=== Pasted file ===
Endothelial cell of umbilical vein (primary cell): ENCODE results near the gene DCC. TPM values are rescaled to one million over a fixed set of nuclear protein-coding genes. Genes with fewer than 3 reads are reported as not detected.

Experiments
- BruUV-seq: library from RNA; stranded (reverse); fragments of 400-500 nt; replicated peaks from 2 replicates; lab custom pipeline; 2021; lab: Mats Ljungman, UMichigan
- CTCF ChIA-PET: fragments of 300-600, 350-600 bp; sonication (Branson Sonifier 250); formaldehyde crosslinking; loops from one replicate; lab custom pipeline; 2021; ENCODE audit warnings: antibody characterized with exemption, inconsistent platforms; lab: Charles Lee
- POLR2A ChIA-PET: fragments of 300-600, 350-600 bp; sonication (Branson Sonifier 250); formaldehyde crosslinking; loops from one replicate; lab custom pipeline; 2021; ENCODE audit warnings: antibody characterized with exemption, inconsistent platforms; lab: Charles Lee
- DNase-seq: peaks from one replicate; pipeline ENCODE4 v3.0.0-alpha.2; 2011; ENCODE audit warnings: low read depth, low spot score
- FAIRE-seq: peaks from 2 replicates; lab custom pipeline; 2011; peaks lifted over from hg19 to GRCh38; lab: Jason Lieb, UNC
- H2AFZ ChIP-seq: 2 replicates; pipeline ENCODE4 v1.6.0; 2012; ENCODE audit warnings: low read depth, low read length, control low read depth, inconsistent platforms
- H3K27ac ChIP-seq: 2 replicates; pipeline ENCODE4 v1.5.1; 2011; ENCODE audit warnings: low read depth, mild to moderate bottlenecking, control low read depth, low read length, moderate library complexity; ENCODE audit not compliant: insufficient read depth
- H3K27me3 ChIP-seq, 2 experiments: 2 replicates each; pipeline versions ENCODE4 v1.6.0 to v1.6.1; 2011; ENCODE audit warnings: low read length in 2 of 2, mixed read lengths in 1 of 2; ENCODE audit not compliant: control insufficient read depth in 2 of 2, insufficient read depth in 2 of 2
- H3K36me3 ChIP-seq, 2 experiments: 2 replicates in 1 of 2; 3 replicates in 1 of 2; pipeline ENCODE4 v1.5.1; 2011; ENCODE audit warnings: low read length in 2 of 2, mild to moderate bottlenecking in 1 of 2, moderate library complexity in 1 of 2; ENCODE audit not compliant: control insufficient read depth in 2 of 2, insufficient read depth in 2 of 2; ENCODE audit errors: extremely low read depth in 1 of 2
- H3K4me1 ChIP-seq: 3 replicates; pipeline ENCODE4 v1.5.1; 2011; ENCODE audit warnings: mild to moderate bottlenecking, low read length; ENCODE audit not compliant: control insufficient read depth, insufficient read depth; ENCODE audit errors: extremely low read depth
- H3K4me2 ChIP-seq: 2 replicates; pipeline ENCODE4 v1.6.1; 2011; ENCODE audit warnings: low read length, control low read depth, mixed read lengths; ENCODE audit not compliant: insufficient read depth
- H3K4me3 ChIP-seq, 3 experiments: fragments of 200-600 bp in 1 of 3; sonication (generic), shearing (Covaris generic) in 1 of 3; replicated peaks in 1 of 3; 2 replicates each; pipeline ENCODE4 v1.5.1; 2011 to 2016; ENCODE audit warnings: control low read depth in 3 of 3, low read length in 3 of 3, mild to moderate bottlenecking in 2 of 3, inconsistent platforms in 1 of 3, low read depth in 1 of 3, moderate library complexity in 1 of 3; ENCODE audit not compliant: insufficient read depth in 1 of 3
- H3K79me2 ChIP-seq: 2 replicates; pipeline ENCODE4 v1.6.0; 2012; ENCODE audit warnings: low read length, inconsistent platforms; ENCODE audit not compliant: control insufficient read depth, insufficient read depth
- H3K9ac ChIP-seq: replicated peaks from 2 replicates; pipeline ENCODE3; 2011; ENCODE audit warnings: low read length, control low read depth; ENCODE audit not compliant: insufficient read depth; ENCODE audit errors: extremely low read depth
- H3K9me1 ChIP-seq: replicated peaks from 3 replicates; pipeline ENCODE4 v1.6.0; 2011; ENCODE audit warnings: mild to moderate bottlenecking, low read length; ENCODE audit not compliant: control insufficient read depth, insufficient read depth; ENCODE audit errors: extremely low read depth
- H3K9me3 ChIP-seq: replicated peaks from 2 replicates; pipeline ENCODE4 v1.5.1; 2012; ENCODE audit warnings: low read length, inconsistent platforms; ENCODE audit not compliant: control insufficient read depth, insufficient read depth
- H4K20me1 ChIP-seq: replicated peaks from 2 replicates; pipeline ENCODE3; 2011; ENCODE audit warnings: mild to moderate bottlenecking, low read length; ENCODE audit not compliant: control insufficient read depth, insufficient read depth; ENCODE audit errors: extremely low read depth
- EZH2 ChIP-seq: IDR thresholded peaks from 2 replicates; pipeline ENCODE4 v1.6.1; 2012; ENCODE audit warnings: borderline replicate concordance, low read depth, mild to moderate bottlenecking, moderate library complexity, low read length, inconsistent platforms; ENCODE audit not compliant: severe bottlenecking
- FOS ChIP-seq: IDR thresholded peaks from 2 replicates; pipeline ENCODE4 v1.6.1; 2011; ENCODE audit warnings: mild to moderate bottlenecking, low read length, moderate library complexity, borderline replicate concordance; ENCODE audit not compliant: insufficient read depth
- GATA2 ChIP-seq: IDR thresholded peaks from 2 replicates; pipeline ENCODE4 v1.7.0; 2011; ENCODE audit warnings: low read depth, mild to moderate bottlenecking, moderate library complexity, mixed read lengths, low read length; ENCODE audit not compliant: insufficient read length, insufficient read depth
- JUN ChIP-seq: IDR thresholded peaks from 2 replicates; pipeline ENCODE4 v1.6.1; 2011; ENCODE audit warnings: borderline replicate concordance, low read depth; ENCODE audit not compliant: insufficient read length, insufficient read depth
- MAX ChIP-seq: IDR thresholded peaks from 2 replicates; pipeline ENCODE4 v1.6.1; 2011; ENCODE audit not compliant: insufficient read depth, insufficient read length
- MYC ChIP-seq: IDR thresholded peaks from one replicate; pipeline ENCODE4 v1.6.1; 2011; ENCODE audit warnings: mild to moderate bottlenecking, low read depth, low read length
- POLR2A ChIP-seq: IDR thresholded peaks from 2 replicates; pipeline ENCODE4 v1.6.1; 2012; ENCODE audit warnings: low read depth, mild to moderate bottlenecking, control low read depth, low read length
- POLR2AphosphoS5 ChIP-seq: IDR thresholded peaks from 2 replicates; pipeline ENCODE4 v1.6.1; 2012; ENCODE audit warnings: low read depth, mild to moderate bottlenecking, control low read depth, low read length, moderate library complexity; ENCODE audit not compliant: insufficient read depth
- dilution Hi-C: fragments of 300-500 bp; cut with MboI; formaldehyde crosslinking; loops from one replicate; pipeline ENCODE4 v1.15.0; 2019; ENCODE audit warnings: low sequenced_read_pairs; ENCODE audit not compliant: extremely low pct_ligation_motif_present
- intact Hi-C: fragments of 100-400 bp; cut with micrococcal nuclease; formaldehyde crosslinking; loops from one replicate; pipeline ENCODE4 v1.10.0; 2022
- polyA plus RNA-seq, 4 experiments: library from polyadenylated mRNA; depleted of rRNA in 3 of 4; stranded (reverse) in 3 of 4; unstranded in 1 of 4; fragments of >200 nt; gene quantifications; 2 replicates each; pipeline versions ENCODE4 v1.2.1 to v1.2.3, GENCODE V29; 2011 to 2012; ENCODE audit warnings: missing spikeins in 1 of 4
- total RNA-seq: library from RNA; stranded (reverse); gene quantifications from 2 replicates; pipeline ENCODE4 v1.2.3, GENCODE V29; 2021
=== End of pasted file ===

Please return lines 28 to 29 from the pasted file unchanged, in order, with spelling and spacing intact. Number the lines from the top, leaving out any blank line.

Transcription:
- dilution Hi-C: fragments of 300-500 bp; cut with MboI; formaldehyde crosslinking; loops from one replicate; pipeline ENCODE4 v1.15.0; 2019; ENCODE audit warnings: low sequenced_read_pairs; ENCODE audit not compliant: extremely low pct_ligation_motif_present
- intact Hi-C: fragments of 100-400 bp; cut with micrococcal nuclease; formaldehyde crosslinking; loops from one replicate; pipeline ENCODE4 v1.10.0; 2022